01 October 2007

Pogs and an object lesson on power

My column for this week's issue of Vox Bikol.

LAST Saturday, I had to motor to the city center to attend two meetings, one with the University of Nueva Caceres General Alumni Association (UNCGAA) headed by Engr. Elmer Francisco, and a personal mission -- to buy my kids additional pogs.

My task would have been infinitely easier if Hong’s -- that popular store along Calle Caceres where chinese-made goods can be had for sometimes obscenely low prices that will probably make Alex Lacson (of the Twelve Little Things fame) unhappy -- still carried pogs with a diameter of more or less two inches. Unfortunately, when I inquired, what they had are the ones twice bigger.

So I ended up scouring practically the entire CBD, and that on a limping rheumatic right foot. From Hong’s, I went to Novo, another similar store beside Aristocrat Hotel, went through Divisoria Mall beneath the Bichara Complex, and then Master Square: but all for naught. At Master, I chanced on Erning Elcamel and family buying school supplies; “sa mga bangketa, igwa kayan,” Mrs. Elcamel said when I told them of my quest.

So, off I went to the Naga City Public Market, at one time the single biggest of its kind in Southeast Asia before the advent of the malls. I checked practically all sidewalk stalls from one end up to where Calle Caceres pierces through the market to join Jaime Hernandez Avenue, again to no avail. And practically all of them carried yoyos made in China, of all shapes and sizes and all colors and designs. But no pogs. Until one lady volunteered: “Probaran mo sir duman sa 2nd floor, sa may hagdan. Yaon duman an mga wholesaler.”

To cut the story short, my journey on foot looking for pogs one lazy weekend that started at Hong’s, bringing me through most of CBD in the process, ended at the public market, up the stairs along Prieto Street that I already passed by.

In an ideal market condition, I would have been spared all the hassles if information about the wholesaler had been made available right at the outset. But life in reality is never ideal: information asymmetry exists and sellers are not always rewarded handsomely as economic theory says.

In another place and time, that wholesaler would have sold me a sheet containing 88 pieces of pogs at P50 -- twice than what I got them at Hong’s -- and I still would have bought them lest I want to face again brooding, sulking kids who have been promised many times over. But then again, as yoyos have displaced pogs as the toys of the season, he was only too happy to give it to me at P20.

Now, compare that with how the Arroyo regime has gone about conducting its business on the now infamous NBN and CEP deals and you will see the irony of it all -- under an economist, who is supposed to know how markets work better than most, they were conducted in secrecy and the absence of competition. Which should be making her economics professors weep and peers gnashing their teeth. And worse, Bikolanos are part and parcel of the cabal now trying to either deodorize the whole thievery and now prevent the stink from reaching the palace, thwarting truth’s unraveling at every turn and making the state of information more asymmetric than ever before.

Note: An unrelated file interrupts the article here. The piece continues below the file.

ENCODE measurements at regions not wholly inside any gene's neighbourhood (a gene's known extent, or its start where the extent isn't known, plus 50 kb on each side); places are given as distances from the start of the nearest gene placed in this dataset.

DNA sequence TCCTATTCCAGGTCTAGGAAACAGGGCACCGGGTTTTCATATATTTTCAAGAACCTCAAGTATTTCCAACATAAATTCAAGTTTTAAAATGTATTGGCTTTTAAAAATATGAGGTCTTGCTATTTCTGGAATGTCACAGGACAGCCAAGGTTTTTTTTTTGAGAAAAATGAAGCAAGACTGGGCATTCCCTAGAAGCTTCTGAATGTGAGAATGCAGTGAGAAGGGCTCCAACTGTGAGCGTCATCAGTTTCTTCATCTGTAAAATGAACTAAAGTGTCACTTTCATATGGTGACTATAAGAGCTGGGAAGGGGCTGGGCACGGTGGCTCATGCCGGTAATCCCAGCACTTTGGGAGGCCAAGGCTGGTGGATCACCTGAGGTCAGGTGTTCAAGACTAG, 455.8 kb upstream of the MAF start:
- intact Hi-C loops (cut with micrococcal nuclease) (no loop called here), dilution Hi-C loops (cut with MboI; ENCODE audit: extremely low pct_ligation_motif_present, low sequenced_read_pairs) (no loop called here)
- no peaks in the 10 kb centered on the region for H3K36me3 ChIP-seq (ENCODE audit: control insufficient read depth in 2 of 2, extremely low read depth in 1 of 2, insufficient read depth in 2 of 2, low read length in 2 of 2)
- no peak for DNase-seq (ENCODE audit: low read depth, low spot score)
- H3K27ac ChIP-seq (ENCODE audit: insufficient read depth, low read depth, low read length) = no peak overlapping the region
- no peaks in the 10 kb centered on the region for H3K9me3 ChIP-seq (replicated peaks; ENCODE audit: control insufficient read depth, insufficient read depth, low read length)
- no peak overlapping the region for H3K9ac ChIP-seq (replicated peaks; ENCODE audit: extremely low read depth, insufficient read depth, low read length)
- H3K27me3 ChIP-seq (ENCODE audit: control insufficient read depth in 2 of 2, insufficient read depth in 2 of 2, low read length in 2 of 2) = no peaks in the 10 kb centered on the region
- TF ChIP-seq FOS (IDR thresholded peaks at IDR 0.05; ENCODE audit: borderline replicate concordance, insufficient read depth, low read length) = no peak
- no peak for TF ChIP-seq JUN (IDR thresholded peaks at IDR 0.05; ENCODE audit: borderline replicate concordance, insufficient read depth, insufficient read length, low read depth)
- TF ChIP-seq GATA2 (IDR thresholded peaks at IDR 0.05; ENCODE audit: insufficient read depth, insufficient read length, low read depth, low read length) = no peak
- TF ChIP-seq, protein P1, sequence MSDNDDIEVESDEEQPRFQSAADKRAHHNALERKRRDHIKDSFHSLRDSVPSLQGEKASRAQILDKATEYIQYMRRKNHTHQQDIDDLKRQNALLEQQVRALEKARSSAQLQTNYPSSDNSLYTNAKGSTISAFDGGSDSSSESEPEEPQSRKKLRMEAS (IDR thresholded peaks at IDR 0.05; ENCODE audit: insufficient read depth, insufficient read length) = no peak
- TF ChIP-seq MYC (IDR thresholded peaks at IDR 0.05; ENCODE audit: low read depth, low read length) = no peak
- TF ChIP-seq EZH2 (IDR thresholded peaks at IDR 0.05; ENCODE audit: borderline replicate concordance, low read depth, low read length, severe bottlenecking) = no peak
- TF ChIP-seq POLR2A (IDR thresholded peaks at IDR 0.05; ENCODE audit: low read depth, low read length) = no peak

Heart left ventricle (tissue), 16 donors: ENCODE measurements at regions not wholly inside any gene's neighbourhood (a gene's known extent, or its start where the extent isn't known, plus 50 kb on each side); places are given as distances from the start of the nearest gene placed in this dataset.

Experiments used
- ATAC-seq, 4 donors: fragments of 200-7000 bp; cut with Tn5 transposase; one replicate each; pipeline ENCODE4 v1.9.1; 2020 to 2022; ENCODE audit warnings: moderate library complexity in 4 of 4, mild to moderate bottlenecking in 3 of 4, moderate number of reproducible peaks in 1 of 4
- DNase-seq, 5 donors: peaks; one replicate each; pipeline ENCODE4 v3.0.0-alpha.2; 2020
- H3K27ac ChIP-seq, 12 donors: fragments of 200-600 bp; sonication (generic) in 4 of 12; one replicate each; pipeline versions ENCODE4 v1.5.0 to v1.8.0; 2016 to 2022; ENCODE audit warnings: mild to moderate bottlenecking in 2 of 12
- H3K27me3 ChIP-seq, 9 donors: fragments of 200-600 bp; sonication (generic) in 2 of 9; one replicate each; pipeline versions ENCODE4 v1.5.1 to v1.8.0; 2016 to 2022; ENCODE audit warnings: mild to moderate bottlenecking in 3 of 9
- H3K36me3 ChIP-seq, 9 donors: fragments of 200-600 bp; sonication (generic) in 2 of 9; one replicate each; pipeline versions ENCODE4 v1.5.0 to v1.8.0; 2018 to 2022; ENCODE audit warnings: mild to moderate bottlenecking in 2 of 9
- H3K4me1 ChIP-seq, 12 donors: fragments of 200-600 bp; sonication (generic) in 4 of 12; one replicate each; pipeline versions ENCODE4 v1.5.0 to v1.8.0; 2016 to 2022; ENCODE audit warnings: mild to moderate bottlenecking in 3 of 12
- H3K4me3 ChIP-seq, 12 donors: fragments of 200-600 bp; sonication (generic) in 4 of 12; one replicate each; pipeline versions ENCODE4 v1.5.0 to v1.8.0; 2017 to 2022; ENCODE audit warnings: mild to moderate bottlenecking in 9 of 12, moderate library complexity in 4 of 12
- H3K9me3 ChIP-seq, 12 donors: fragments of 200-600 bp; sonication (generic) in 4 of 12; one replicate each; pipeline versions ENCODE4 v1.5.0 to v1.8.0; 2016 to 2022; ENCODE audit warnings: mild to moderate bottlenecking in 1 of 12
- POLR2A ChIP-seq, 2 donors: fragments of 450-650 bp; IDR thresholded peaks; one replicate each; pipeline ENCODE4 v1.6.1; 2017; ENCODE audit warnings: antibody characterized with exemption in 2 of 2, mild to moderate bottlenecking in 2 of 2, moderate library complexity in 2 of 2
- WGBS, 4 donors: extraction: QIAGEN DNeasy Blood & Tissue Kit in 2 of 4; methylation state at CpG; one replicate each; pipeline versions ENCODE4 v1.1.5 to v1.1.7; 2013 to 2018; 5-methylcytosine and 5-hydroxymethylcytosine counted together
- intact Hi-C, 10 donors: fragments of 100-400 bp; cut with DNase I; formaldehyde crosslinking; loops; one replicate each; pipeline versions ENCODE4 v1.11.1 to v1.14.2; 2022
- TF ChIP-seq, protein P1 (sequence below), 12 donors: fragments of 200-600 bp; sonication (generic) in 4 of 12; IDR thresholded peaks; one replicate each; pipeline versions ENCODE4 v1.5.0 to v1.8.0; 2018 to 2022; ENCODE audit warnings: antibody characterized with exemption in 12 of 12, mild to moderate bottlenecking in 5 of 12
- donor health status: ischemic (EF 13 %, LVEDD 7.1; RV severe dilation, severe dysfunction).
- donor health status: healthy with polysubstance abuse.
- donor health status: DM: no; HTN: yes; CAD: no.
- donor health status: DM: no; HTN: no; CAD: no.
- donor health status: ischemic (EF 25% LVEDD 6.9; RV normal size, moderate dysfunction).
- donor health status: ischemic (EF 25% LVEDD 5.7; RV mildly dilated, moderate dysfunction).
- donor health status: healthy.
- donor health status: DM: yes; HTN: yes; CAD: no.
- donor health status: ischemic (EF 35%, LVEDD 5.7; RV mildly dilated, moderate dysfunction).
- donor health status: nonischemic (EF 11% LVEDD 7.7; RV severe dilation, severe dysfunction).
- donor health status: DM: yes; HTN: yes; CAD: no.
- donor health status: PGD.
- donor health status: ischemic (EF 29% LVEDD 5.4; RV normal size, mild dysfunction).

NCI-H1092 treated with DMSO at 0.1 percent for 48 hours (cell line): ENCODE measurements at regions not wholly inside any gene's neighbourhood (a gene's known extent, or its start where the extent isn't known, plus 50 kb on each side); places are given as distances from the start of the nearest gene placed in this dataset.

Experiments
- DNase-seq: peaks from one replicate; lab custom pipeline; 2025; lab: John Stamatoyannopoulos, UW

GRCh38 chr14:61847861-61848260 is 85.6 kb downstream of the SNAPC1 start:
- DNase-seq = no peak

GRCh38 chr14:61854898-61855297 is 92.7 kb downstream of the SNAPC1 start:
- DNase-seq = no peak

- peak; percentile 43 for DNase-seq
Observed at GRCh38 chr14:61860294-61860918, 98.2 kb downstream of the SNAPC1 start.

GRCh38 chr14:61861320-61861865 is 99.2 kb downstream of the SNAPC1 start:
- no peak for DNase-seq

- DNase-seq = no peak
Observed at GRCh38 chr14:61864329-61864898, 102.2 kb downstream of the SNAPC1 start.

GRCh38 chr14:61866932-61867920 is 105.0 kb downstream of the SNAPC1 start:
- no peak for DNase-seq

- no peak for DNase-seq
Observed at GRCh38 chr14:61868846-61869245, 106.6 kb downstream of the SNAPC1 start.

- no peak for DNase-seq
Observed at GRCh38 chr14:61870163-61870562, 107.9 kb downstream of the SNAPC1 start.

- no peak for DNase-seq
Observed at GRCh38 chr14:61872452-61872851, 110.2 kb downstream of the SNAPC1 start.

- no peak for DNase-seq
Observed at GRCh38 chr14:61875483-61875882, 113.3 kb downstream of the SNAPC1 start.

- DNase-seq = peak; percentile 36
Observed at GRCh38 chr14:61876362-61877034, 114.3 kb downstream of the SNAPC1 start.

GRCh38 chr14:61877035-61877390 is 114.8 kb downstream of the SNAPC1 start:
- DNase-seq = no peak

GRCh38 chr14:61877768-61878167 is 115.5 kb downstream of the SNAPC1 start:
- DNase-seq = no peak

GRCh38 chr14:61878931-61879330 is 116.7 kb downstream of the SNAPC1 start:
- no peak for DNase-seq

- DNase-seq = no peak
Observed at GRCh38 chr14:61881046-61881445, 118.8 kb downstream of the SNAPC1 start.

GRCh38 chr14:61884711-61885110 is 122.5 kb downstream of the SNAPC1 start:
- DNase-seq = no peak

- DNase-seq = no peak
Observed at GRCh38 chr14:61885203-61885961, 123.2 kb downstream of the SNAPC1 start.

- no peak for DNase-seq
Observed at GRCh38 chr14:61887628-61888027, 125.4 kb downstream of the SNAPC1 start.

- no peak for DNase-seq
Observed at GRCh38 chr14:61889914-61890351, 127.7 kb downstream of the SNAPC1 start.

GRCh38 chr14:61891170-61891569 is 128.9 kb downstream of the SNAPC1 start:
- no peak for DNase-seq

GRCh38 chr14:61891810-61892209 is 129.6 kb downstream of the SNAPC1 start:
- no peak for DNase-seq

That, I think, is an object lesson on how power corrupts -- the change does not happen overnight; rather, it chips away incessantly at moral fortitude of even the best of men like steady waterdrops weathering the hardest of rocks.

On the other hand, that unnamed lady sidewalk vendor, trying to make ends meet in a public market that has seen better days, is infinitely better than all of them in many respects: with no eye towards personal gain, she singlehandedly eliminated information asymmetry in one fell swoop, in the process helping a father vainly searching for pogs and affirming his faith in the both the market and the inherent humanity and goodness of the Nagueño.

3 comments:

Anonymous said...

Pardon me for my abysmal ignorance, but what the hell are pogs ? can you describe them ? I must admit that my kids are all grown-ups, and that's why I'm entirely clueless about pogs.
Regarding the lack of information regarding merchandises, maybe City Hall can do something about it.. In a fairly small city like Naga, it would be I think easy to install some information guides to consumers in the city and suburbia. And by the way, in the local Telephone directory, those selling toys should specifically mention it to guide potential customers.
BTW, it struct me strange that an academic city like Naga has no decent bookstore wherein you can browse new arrivals.Ateneo de Naga U, SAnta Isabel U, UNC, plus assorted other colleges of higher learning are there, but where are the bookstores ? Booksale ? no , that's just a high end magazine stand. No investors ? C'mon...another thing, I was roaming around looking for a cultural center of some sorts, but no art gallery in sight. Where do Naga's visual artists showcase their works ? these are some of the things that should add value to the quality of life in Naga City. I hope you can discuss this in your next meetings....


Porfirio Rubirosa

mschumey07 said...

Pogs? I thought they were extinct. So much for parenting. We have some kind of bill about information which has been gathering dust in congress. With the kinds of crooks we have in government, it will never be approved. Who knows what info these hoodlums are hiding from us.

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